The Tigers run onto the field at the North Coast AFL grand finals. Photo Patrick Allen / The Daily Examiner
The Tigers run onto the field at the North Coast AFL grand finals. Photo Patrick Allen / The Daily Examiner Patrick Allen

Now the fun begins

RON Barassi, one of the greatest coaches of all time, if not the greatest, would say to me and the rest of the team that the finals were the start of a new season.

The grounds are harder, the smell of spring is in the air and, as Barassi would say, what's happened before counts for little come finals time.

This month is one of the most anticipated finals series the AFL has had for many years.

I don't think in the history of the game there have been eight teams with genuine claims to being a premiership contender, but that's the case this year.

There's no clear favourite. Most will say Hawthorn, but the minor premier still has a couple of question marks that arise about it from time to time.

What I've found interesting is during the week the coaches of all eight teams playing this weekend have given themselves a chance of achieving the ultimate.

Normally there's a coach or two trying to claim a psychological advantage by saying they're the underdog, which is supposed to put pressure on the opposition.

That hasn't happened this week. There's a belief among the coaches their team has got what it takes to march through September.

While West Coast, Geelong, Fremantle and North Melbourne can win it from outside the top four, they face an incredibly difficult task.

To grab hold of the premiership trophy these teams will have to win four hard finals in a row and that's no easy task.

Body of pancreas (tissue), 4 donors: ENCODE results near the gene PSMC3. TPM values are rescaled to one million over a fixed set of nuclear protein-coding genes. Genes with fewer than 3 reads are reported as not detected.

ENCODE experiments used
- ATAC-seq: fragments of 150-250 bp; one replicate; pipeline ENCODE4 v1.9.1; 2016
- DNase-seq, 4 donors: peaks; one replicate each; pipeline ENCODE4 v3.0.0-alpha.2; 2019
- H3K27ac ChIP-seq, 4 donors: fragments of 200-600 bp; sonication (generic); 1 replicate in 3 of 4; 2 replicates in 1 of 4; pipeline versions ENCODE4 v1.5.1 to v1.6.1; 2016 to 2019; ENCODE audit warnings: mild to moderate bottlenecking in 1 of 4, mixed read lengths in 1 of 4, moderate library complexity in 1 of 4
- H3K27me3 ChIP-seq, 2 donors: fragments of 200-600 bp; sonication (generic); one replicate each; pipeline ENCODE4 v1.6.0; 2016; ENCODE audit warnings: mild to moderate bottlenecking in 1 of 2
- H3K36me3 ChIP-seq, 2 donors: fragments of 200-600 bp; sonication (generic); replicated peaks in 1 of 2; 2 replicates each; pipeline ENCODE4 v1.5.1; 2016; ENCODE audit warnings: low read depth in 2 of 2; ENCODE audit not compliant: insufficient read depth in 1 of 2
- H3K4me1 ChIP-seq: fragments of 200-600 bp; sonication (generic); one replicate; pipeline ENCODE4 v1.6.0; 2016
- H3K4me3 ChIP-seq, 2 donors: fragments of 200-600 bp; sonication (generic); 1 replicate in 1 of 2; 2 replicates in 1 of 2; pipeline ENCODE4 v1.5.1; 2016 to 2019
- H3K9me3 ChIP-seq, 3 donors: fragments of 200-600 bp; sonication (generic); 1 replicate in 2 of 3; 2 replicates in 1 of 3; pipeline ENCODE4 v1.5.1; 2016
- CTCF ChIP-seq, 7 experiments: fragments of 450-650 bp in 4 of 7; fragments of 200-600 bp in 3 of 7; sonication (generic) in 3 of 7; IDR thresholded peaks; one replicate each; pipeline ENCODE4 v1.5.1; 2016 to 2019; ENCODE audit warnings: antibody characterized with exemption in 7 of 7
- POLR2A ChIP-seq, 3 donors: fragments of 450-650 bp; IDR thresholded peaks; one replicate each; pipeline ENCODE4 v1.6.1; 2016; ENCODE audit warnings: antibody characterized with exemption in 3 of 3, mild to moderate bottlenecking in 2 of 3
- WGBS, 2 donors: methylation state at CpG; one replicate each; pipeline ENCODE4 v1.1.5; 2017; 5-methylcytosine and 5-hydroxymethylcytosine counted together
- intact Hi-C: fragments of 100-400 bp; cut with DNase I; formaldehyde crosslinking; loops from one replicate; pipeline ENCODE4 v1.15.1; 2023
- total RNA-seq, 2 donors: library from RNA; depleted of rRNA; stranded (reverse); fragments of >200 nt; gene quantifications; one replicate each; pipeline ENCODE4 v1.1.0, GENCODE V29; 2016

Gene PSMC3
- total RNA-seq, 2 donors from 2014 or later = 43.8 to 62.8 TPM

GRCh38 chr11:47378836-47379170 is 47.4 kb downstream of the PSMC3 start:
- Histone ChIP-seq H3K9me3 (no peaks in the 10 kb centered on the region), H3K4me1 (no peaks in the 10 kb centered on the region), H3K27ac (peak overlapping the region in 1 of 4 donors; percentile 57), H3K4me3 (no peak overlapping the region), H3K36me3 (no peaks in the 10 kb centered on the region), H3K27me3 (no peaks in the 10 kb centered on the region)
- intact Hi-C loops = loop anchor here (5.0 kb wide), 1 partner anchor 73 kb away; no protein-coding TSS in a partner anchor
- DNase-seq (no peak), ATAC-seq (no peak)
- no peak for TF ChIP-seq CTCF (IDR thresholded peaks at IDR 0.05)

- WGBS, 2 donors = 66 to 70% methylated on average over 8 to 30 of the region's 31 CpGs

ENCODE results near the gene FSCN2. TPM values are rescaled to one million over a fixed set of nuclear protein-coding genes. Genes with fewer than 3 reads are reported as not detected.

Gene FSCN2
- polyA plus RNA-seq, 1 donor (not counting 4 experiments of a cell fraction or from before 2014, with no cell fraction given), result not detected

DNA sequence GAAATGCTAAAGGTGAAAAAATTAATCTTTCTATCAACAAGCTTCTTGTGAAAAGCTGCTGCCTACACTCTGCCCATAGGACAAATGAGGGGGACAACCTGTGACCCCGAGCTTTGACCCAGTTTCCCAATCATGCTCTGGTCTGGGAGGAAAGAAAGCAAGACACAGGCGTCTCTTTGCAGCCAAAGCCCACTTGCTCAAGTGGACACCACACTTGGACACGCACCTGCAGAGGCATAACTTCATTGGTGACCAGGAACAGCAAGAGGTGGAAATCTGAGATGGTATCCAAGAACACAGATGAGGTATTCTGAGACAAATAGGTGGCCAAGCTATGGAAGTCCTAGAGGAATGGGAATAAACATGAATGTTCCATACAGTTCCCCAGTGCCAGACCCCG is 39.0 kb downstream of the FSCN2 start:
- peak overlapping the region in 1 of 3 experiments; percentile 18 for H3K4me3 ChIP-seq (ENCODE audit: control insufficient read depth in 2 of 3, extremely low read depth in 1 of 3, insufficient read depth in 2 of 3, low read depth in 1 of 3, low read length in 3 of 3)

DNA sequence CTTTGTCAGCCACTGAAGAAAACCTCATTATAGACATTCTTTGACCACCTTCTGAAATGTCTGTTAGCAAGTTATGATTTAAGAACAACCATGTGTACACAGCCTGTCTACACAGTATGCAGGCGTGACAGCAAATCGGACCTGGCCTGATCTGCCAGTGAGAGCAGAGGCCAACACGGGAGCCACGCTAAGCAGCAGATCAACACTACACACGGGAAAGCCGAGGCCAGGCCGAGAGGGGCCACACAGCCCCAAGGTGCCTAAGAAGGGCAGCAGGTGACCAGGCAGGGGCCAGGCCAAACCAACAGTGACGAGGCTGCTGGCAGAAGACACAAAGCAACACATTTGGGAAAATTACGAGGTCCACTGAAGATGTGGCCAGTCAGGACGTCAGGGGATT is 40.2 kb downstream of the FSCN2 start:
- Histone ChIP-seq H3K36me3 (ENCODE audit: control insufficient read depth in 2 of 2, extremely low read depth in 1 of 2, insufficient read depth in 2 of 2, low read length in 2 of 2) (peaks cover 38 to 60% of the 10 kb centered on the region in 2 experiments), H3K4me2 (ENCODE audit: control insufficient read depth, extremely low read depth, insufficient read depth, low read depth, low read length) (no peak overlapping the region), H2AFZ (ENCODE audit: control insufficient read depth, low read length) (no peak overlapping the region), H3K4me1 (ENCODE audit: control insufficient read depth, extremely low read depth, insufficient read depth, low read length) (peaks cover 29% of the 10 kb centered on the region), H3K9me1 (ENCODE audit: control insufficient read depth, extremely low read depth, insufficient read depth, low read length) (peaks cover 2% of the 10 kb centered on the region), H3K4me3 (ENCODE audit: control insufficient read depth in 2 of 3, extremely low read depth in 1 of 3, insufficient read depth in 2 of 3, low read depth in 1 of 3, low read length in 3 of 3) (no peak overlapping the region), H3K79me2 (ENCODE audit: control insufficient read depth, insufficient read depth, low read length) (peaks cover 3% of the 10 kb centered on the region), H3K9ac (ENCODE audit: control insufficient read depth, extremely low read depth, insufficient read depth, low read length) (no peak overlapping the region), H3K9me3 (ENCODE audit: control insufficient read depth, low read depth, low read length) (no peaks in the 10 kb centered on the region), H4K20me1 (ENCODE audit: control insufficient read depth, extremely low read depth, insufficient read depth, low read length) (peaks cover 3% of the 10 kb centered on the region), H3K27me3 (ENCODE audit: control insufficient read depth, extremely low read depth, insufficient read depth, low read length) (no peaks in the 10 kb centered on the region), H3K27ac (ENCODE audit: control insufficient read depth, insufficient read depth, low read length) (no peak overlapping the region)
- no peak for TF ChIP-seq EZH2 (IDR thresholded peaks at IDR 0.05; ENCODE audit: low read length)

Hats off to the Tigers


IT'S hard enough to win one premiership, so to be able win back-to-back titles is a great effort.

Full marks to the Grafton coach and his playing group, which claimed the AFL North Coast title for a second straight year.

While the Tigers slammed home eight unanswered goals in the last term to race away with the contest, the premiership was won in the third quarter.

After half-time Sawtell-Toormina had the use of a three- or four-goal breeze, yet poor kicking for goal meant the Saints didn't win the quarter.

Trailing by only a point at the final change and with a good breeze at their backs in the final stanza, the Tigers were perfectly placed to win and they did so with authority.

Grafton full-forward Lee Anderson proved a thorn in the Sawtell side with his seven goals and was deservedly awarded the Woodlock Medal for being best on ground.

I saw Anderson play in the first match of the season and thought he would be a fantastic asset for Grafton and so it proved.

It's not often a captain-coach of a team down south turns up on your doorstep, yet this was the piece of luck that helped the Tigers become only the seventh team to win back-to-back titles in the 31-year history of the competition.

This column is sponsored by C.ex Coffs.

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